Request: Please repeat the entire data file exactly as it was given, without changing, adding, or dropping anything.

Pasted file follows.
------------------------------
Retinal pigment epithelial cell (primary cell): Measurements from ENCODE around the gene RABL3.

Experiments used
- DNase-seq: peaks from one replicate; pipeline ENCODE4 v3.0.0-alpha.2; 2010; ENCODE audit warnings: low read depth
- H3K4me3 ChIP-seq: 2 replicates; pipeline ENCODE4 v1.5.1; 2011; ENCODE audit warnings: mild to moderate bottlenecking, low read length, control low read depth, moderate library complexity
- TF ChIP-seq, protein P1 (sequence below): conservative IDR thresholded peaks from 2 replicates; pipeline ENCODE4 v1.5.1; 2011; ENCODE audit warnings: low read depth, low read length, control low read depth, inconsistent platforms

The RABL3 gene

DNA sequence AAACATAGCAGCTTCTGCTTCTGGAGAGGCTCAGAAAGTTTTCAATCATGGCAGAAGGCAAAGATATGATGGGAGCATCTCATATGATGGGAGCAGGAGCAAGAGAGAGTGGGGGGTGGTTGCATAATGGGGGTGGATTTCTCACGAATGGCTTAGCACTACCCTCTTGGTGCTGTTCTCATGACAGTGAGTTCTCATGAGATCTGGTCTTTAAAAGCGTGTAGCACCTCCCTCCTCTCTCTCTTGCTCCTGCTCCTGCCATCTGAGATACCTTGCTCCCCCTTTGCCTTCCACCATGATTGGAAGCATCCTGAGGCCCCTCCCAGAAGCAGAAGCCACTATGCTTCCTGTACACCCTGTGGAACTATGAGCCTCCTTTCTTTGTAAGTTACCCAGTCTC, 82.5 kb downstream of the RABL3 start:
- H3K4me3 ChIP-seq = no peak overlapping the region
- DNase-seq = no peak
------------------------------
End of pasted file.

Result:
Retinal pigment epithelial cell (primary cell): Measurements from ENCODE around the gene RABL3.

Experiments used
- DNase-seq: peaks from one replicate; pipeline ENCODE4 v3.0.0-alpha.2; 2010; ENCODE audit warnings: low read depth
- H3K4me3 ChIP-seq: 2 replicates; pipeline ENCODE4 v1.5.1; 2011; ENCODE audit warnings: mild to moderate bottlenecking, low read length, control low read depth, moderate library complexity
- TF ChIP-seq, protein P1 (sequence below): conservative IDR thresholded peaks from 2 replicates; pipeline ENCODE4 v1.5.1; 2011; ENCODE audit warnings: low read depth, low read length, control low read depth, inconsistent platforms

The RABL3 gene

DNA sequence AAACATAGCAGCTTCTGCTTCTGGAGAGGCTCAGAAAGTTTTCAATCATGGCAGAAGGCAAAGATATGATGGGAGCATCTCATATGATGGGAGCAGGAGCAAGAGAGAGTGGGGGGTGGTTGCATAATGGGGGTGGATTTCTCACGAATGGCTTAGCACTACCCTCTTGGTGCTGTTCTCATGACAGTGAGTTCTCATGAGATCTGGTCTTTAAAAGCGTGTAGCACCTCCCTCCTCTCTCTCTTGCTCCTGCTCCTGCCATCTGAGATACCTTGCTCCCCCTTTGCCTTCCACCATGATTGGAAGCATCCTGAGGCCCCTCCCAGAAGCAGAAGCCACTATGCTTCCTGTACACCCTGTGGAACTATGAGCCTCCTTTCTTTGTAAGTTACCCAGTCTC, 82.5 kb downstream of the RABL3 start:
- H3K4me3 ChIP-seq = no peak overlapping the region
- DNase-seq = no peak